Libgdx Livewallpapers are here

Some nice guy called Patrick Nagelschmidt contributed a wallpaper backend. After much refucktoring, i was able to make it work seamlessly with the rest of libgdx. Here are the instructions. Note that input is still a bit of a WIP, and i didn’t test on a multitude of devices yet. Maybe you guys can help 🙂 The nightlies should be ready in half an hour, they contain the new classes in the Android backend. Also, i extended gdx-tests-android to also install a livewallpaper that displays the WaterRipples test, see, which is just dummy for a settings Activity, livewallpaper.xml which declares metadata for the wallpaper, and finally the modified AndroidManifest.xml.

The starter class for a livewallpaper is called AndroidLiveWallpaperService, here’s an example:

The methods createListener() and createConfig() will be called when your livewallpaper is shown in the picker or when it is created to be displayed on the home screen.

The offsetChange() method is scaled when the user swipes through screens on the home screen and tells you by how much the screen is offset from the center screen. This method will be called on the rendering thread, so you don’t have to synchronize anything.

In addition to a starter class, you also have to create an XML file describing your wallpaper. Let’s call that livewallpaper.xml. Create a folder called xml/ in your Android project’s res/ folder and put the file in there (res/xml/livewallpaper.xml). Here’s what to put into that file:

This defines the thumbnail to be displayed for your LWP in the picker, the description and an Activity that will be displayed when the user hits “Settings” in the LWP picker. This should be just a standard Activity that has a few widgets to change settings such as the background color and similar things. You can store those settings in SharedPreferences and load them later in your LWPs ApplicationListener via

Finally, you’ll need to add things to your AndroidManifest.xml file. Here’s an example for an LWP with a simple settings Activity:

The manifest defines:

  • it uses the live wallpaper feature, see .
  • a permission to be allowed to bind the wallpaper, see android:permission
  • the settings activity
  • the livewallpaper service, pointing at the livewallpaper.xml file, see meta-data

Note that livewallpapers are only supported starting from Android 2.1 (SDK level 7).

LWPs have some limitations concerning touch input. In general only tap/drop will be reported. If you want full touch you can see the AndroidApplicationConfiguration#getTouchEventsForLiveWallpaper flag to true to receive full multi-touch events.

Please test this thing and report any issues you have. Chances are that OpenGL context and surfaceview handling might be broken on some devices, which seems to be a problem of all OpenGL based LWP implementations. I couldn’t find an issue yet.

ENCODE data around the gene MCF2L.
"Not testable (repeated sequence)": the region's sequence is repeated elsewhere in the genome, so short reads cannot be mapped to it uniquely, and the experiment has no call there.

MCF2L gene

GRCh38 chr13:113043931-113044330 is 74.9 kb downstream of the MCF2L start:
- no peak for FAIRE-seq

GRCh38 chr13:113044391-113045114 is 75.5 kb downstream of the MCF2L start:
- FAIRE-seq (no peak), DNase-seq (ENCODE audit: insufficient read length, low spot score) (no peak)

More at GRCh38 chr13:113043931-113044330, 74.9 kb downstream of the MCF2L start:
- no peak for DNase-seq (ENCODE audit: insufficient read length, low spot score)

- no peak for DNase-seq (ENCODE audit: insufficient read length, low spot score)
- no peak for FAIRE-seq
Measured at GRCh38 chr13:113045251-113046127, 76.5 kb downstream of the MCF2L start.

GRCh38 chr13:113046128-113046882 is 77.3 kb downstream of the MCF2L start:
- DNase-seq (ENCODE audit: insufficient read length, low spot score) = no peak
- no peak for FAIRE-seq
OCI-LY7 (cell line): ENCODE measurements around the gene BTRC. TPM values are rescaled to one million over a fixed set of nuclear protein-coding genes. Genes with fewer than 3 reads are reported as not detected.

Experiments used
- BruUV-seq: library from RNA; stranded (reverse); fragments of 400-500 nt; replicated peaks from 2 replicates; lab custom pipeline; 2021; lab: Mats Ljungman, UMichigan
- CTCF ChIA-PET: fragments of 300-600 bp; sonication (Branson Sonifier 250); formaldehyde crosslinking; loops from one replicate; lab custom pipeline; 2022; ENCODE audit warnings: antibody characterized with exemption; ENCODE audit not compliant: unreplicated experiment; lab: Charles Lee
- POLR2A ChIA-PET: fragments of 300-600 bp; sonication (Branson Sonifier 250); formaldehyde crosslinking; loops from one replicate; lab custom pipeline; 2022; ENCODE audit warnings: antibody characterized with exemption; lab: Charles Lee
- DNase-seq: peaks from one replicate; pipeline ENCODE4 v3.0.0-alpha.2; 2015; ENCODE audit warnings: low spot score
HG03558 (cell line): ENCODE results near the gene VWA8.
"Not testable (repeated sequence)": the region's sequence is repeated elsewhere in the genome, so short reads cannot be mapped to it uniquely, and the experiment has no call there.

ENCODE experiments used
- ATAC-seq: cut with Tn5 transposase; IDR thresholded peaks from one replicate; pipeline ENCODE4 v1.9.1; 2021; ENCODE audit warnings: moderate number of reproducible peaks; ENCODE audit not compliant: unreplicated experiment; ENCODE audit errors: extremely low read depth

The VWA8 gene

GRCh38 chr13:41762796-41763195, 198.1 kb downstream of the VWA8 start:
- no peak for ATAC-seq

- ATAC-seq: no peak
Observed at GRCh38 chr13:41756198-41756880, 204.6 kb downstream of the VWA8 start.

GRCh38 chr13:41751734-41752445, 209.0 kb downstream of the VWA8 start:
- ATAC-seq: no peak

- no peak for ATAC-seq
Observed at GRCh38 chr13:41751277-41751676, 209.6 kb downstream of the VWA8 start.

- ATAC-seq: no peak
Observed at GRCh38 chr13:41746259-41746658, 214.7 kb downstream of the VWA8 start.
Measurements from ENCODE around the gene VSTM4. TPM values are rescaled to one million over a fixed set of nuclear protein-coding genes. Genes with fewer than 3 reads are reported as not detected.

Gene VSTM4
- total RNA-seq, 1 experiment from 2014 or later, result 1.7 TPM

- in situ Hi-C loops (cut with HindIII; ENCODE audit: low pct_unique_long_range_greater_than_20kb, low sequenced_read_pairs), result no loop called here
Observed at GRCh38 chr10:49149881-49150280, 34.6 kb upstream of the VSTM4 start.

Tiny Dungeons – Steering and Pathfinding

I’ve spent a few hours today and yesterday adding behaviour to the hero and monsters. The biggest challenge is keeping monsters apart, having them follow the hero and not tunnel through walls.

For path finding i use a rather simple and unoptimized implementation of A* on a tile grid (though it’s generic enough to work on any graph really). Path finding is only used to guide the hero to the point on the map the user tapped on.

For keeping monsters separated i give them a simple separation steering behaviours. To avoid walls, i implemented simplified obstacle avoidance which exploits the fact that the entities are moving on a tile grid. The monsters follow the hero by simple seeking. Those three steering behaviours (separate, wall avoidance, seeking) actually make for a passable overall experience. Each steering behaviour has a weight, so i can control the contribution of individual steering behaviours to the overall direction a monster takes. E.g. wall avoidance is weighted higher than seeking or separation. This (kinda) guarantees that monsters will prefer overlapping with each other more than tunneling through a wall.

I tried doing A* for every individual monster, but wasn’t happy with the result. Steering behaviours can’t resolve deadlocks resulting from paths that overlap in space and time, which creates stalemates among monsters. There might still be a way to make this work, however, for the simple dungeon maps the seek behaviour should suffice.

There’s a nice paper by Vavle on how they solved similar problems in Left 4 Dead. It’s a bit overkill, but some principles i could apply to my scenario as well. Haven’t had time to look into it yet, reactive path following looks pretty much what i had before i killed A* path finding for monsters. Thanks to Dave (@redskyforge) for pointing me at the presentation.

Here’s the obligatory screenshot, green lines show the velocity/direction, red lines show the steering force/acceleration. Blue tiles are the path nodes the hero follows.

You can try the desktop version here. Press ‘d’ to toggle the debug renderer.

You can try the Android version here. Alternatively you can use this QR code: